Conflicts related to forest zoning in Indonesia are basically caused by the absence of formal acknowledgement from the government side of the existence of communities living in the forest zones. The problems started with the designation of forest zones in each province, followed by the management and allocation of these resources in ways that are overly controlled by government. Such control by the government over the forest zone and of forest resources, has been criticized for not paying sufficient attention to the community’s existence and their related rights. Specifically, controls implemented by the government usually generate conflicts in the following situations:
- The government with its mandate to designate the state’s permanent forest did not involve communities in assigning forest zones and delineating them on the spatial plan map.Therewere no common (agreed) criteria used by the government and the people for categorizing lands falling in the forest zone. In addition, the government failed to involve people in delineating forest boundaries and in identifying communities’ lands as enclaves. As a result, communities’ land are included into state’s permanent forest implying that the communities have limited rights over lands that have long been their ‘own land‘ 5. However, this situation could be corrected in the process of formulating district spatial plan and in the process of forest boundary marking, by involving representatives of the communities.
- Until recently, no local government has issued Regent Regulations recognising the existence of a Customary Community and its Associated Land (CCAL), therefore the position of CCALin the forest zone is still uncertain and communities’ rights over forest land and the resources therein are restricted and under control of the Ministry of Forestry as part of the government system. In this situation, the community is treated as local community that only has access to use the land and utilize the resources thereon under strict supervision and according to procedures set by the government, without the rights to manage the land and resources according to their own knowledge. It is recommended, therefore that the criteria used in determining CCAL be simplified to enable District Governments to issue District Regulations recognizing the existence of CCAL.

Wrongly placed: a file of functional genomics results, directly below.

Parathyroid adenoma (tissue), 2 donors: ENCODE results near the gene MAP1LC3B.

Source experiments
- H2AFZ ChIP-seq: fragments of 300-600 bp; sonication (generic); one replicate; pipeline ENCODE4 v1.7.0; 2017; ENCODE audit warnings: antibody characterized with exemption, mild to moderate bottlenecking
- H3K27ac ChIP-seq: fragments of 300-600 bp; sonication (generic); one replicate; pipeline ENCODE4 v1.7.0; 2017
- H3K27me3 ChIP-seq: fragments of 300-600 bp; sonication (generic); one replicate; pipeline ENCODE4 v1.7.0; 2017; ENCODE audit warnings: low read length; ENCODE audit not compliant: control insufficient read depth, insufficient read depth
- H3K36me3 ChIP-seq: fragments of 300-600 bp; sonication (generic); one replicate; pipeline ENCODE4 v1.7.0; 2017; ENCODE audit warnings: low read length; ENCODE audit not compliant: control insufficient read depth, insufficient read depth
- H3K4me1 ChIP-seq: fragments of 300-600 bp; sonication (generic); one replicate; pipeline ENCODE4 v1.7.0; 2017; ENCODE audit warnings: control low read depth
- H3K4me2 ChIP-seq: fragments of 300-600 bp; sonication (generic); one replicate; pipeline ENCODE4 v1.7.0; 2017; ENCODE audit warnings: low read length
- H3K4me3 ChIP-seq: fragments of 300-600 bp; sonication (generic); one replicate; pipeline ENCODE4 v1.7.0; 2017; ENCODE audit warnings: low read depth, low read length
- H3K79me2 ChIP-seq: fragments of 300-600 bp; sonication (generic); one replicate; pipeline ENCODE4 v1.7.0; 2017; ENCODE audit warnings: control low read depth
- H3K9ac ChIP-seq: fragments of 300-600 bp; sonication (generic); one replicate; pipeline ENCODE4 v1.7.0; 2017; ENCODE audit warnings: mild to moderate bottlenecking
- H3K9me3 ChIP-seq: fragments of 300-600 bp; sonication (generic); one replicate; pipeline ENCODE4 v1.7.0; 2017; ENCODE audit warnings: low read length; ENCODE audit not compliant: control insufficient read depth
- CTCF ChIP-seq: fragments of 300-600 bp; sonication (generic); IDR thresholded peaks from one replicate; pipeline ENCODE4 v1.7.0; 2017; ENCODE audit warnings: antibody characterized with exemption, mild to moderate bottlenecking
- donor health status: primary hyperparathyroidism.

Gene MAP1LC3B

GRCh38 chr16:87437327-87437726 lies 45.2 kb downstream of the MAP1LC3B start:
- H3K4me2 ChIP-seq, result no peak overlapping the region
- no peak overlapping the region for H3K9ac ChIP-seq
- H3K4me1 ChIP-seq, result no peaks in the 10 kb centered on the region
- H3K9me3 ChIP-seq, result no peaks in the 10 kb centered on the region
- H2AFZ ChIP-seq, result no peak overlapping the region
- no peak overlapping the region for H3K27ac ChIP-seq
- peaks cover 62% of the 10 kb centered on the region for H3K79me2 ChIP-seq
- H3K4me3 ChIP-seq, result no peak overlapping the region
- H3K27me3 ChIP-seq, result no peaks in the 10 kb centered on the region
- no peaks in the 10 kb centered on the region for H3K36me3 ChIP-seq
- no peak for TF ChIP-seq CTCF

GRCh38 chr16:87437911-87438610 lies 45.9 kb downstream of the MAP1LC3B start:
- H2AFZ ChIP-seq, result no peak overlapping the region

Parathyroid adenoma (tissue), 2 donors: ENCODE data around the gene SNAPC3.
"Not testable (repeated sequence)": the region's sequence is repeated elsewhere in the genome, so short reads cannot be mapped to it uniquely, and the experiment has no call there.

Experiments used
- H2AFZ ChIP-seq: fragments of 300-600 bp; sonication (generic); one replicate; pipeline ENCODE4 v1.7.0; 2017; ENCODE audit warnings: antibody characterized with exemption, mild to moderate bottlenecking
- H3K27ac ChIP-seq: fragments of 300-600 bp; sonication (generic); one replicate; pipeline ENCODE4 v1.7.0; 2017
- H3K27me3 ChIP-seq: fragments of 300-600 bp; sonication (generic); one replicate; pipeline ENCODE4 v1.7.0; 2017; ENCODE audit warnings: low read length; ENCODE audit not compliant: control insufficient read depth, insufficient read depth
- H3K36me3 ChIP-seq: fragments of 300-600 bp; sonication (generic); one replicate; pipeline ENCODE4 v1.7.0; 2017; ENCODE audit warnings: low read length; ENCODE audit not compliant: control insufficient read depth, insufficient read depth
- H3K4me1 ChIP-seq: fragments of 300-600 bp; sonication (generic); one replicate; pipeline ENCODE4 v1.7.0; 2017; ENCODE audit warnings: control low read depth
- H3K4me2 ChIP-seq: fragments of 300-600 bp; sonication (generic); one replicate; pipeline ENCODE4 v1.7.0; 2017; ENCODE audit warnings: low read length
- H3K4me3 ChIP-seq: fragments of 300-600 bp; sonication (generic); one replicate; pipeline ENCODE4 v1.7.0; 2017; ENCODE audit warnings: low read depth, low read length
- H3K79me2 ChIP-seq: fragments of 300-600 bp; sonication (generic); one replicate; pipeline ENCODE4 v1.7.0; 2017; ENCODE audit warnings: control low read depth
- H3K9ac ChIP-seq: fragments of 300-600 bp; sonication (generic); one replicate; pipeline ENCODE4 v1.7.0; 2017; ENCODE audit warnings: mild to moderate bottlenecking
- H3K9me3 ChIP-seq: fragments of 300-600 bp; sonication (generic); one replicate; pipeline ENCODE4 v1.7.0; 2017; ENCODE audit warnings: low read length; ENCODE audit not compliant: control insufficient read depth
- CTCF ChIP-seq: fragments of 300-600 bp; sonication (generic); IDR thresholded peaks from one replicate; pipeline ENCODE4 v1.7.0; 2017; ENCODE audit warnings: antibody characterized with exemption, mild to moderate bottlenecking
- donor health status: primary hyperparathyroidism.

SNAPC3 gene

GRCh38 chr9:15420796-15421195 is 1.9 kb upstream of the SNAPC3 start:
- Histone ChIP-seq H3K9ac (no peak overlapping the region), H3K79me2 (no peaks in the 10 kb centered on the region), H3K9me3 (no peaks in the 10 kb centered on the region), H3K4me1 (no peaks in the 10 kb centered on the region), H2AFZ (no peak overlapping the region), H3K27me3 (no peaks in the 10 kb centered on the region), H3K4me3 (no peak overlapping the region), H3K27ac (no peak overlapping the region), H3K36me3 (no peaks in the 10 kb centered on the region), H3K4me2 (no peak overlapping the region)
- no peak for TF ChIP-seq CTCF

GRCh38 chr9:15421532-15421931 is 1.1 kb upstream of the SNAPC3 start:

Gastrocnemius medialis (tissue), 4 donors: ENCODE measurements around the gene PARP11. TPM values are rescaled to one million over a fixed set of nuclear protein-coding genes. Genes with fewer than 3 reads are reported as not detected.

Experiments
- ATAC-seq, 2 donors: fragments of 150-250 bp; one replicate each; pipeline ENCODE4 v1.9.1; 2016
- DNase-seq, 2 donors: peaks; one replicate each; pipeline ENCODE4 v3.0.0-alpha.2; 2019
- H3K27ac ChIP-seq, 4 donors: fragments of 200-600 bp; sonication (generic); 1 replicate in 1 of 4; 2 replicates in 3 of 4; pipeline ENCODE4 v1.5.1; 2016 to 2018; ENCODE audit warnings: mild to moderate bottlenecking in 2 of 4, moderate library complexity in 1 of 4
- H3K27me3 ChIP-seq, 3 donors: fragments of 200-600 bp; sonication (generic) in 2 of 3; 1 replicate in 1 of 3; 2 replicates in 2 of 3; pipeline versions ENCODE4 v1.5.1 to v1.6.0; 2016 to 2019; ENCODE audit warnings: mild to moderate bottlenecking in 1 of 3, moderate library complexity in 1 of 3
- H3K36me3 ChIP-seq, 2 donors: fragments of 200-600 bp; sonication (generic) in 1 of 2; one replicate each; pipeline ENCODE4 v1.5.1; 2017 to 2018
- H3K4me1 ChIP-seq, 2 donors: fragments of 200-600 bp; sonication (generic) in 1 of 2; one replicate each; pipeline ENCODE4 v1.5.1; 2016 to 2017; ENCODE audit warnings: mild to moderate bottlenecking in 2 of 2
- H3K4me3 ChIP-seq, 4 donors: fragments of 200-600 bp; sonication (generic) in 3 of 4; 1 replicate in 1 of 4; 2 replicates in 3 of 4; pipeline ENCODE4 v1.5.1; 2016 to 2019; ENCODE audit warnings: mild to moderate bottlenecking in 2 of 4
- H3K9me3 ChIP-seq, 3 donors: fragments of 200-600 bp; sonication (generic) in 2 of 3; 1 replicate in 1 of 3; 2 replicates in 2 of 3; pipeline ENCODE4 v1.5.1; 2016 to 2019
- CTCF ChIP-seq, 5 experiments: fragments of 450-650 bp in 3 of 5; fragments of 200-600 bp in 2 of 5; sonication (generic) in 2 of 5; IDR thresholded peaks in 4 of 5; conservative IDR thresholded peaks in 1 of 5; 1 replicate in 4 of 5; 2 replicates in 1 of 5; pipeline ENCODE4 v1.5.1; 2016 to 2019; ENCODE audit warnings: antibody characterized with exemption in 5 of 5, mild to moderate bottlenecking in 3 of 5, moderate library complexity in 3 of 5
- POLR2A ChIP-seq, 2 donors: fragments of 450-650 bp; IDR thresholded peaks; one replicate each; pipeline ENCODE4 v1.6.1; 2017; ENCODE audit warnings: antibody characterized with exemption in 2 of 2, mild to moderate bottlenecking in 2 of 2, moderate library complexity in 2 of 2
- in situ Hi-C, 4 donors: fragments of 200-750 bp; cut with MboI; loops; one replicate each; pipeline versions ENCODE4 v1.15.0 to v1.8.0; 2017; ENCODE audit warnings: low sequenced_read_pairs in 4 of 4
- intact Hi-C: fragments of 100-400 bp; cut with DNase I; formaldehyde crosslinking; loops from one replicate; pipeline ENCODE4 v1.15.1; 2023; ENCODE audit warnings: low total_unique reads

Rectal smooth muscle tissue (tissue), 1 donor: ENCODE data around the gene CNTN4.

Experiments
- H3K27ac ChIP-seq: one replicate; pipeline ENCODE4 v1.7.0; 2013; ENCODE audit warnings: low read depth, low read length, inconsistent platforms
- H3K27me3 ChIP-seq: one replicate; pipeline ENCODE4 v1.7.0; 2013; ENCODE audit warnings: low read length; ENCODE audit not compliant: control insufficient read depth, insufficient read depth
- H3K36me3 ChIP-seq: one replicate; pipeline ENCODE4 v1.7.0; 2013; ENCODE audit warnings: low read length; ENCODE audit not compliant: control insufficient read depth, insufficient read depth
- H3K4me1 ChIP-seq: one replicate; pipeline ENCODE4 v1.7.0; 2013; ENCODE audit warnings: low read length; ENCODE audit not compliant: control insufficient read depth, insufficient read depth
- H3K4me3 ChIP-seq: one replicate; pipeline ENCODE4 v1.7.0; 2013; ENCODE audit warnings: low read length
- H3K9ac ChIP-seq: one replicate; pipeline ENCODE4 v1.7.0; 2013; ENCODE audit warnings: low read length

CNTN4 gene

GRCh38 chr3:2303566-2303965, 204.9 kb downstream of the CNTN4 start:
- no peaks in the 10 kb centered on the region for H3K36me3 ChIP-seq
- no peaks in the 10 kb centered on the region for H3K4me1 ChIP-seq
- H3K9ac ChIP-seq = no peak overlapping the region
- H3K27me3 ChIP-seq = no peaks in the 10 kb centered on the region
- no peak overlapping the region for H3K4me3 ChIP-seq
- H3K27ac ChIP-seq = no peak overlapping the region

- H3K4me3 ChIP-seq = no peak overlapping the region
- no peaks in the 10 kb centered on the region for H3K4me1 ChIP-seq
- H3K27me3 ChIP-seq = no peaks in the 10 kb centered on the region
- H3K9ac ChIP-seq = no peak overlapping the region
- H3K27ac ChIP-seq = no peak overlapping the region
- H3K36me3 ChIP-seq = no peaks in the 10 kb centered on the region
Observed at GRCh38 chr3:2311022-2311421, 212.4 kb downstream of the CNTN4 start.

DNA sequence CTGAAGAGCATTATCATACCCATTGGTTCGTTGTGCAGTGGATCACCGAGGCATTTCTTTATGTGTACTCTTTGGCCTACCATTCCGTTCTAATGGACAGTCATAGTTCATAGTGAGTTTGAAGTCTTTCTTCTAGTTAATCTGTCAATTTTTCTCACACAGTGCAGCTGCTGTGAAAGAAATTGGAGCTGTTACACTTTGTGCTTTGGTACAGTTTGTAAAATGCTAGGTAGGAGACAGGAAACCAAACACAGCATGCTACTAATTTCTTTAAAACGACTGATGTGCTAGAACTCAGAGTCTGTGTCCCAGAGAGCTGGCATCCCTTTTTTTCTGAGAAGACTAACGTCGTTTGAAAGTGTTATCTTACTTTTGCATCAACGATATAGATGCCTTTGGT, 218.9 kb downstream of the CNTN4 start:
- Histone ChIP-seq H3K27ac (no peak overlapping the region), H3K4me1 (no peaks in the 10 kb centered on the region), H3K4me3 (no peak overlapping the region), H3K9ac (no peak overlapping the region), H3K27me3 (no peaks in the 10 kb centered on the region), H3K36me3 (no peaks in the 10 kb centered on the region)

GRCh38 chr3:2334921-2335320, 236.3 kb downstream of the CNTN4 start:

- So far the Government does not recognize traditional knowledge in the management of forest resources. A strict procedure is required in planning and operating forest concession without considering traditional wisdom that has long been practised by communities. In addition, the Government has no procedure to regulate and appropriately control the role of customary communities in the management of the forest resource and in timber harvesting operations. This will be a potential problem once the existence of CCAL is determined by District Regulations. An immediate effort should be conducted to formulate such regulations involving all related stakeholder and local governments.
- The existence of Customary Communities, Local Communities, and Newly Arrived Communities in the forest zones are facts that can not be denied. While the government lacks sufficient means to exclude them from the forests, it will be appropriate if the communities are taken into account as one of the actors in the management of the zones, whatever rights are then accorded to the communities. In addition, as forest land has a social function, such as in maintaining soil stability and protecting genetic resources, the government should issue appropriate types of land rights to ensure that lands held by communities cannot be transferred to other parties.